When news got around that Philip has now passed away, I had a wonderful email from someone whose husband had been working as a doctor in Nepal when we were there. We knew then that she was struggling emotionally and we had several heart-to-heart chats with her. She was feeling totally unloved because of a problem arising from something in her childhood, and the pain of it was so great that she had seriously considered throwing herself into the gorge – a frequent way of suicide in that town.
But God healed her wonderfully. One day she was sitting on the veranda of their house, watching an eagle soaring higher and higher in the air. And she found herself praying, “Oh God, please lift me to a higher level.” And He did. She is now a happy, well-balanced woman still serving the Lord in Asia. Her recent email said that she had felt the love of God through Philip, and that had been the basis of her healing.
After Nepal and Birmingham, we had a spell in Worcestershire too, living in Stourport on the river Severn. Philip was minister of the Baptist church there for a few years. And we stayed on for a while, after retirement. But our boys were beginning to say to us that, before we got any older, we really should move near to one of them. Sound advice! And that was what brought us up to Nottingham. We’re glad we came. Jon and Tracey, and Natty and Izzy, have been a tower of strength while Phil was ill, and are a huge support to me, now I’m on my own.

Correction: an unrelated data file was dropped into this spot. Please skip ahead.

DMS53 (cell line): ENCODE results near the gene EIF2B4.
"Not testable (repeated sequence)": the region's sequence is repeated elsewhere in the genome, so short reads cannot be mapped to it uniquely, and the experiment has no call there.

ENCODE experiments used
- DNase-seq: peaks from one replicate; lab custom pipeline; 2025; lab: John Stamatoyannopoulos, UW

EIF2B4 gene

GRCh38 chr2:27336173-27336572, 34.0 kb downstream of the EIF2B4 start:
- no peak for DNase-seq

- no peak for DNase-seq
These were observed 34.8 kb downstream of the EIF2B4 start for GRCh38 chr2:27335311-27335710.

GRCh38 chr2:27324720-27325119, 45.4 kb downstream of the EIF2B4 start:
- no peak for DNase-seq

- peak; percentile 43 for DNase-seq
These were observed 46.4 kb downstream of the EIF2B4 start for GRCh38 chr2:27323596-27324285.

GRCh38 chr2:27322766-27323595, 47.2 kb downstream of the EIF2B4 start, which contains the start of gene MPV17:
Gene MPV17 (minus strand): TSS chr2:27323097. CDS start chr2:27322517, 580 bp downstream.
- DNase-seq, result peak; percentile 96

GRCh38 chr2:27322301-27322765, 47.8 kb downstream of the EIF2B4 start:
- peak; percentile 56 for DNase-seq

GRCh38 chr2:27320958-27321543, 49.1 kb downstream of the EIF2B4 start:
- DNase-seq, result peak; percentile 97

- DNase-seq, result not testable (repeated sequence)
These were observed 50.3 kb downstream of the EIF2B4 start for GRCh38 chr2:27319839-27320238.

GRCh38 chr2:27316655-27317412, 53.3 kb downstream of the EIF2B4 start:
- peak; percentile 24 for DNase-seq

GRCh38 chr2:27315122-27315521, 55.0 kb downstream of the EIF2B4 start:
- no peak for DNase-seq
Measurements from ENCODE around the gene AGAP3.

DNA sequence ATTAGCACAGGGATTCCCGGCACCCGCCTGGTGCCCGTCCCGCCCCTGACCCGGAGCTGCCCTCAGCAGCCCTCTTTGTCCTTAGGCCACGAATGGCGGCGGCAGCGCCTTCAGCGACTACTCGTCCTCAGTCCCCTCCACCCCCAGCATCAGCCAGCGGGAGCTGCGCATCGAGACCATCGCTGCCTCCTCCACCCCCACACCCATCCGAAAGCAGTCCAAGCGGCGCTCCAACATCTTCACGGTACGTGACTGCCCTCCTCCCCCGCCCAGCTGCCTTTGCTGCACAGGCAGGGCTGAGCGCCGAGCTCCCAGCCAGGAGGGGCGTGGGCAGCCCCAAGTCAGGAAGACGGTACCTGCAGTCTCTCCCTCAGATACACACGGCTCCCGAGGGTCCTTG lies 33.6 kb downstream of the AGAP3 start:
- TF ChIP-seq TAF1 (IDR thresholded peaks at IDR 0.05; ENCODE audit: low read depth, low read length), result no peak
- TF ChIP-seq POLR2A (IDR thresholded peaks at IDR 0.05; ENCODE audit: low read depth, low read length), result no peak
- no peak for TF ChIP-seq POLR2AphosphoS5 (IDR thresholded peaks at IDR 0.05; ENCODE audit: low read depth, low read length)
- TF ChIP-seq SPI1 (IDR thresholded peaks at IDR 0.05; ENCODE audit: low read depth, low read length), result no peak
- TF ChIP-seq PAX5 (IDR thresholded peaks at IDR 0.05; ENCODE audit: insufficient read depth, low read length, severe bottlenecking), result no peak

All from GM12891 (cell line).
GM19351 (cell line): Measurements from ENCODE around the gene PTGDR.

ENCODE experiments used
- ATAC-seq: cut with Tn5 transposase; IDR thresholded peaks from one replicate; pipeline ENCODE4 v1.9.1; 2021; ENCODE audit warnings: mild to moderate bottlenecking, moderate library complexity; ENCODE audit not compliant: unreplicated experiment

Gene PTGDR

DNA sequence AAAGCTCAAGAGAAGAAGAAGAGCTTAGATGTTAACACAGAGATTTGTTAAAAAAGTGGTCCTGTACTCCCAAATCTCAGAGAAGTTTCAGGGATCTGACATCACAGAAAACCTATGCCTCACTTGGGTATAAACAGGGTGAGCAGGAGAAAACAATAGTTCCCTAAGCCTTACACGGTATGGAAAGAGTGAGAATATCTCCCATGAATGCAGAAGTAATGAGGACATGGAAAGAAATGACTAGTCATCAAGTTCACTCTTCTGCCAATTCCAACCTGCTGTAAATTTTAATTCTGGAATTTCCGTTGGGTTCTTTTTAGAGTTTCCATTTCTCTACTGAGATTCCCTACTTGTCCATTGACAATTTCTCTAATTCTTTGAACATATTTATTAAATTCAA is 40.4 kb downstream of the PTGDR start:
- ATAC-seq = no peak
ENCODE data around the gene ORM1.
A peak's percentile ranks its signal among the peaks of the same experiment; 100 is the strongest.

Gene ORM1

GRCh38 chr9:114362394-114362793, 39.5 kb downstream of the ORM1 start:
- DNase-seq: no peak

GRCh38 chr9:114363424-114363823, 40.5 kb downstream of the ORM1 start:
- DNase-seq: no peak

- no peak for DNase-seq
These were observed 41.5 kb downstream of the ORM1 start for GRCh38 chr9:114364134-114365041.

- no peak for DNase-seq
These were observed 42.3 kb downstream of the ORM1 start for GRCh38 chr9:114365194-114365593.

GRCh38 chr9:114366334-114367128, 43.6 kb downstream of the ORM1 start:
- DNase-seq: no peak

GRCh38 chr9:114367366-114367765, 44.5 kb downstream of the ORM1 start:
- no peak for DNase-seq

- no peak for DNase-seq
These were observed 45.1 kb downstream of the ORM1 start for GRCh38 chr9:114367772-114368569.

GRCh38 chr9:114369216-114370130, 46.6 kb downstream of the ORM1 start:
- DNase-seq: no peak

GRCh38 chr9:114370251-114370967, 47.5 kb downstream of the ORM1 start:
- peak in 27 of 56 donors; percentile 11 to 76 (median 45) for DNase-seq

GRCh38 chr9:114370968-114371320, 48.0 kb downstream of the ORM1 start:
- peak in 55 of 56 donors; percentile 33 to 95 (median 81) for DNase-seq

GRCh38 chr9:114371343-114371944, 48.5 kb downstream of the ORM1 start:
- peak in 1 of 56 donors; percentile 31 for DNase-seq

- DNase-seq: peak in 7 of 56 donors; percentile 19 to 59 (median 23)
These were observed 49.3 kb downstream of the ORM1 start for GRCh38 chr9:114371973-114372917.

We are so grateful for all our family. You’ll remember that I’m not the world’s greatest housewife - Pete and Annika have been able to fund some help in the house for me now - one of the blessings of being older! And over the years, when Covid allowed, one of Philip’s greatest joys has been the times when all the family got together, usually at our house here, because we have the park next door and can overflow out there if need be.
In the last couple of weeks of his life, there was just one day when Philip prayed a long prayer out loud. I couldn’t make out all he was saying, but I did realise that it was a prayer of thanksgiving for all our family, and for all the blessings of our lives. He was right. We have been wonderfully cared for by God and by so many people who have looked out for us and helped us and prayed for us. And God has given us a family who love Him and love one another and hugely enjoy the times we can get together. In spite of the tough times, we have a great deal to thank God for!
And through it all, Philip has remained the self-effacing, kind, considerate man who has been an influence for good in the lives of many, many people.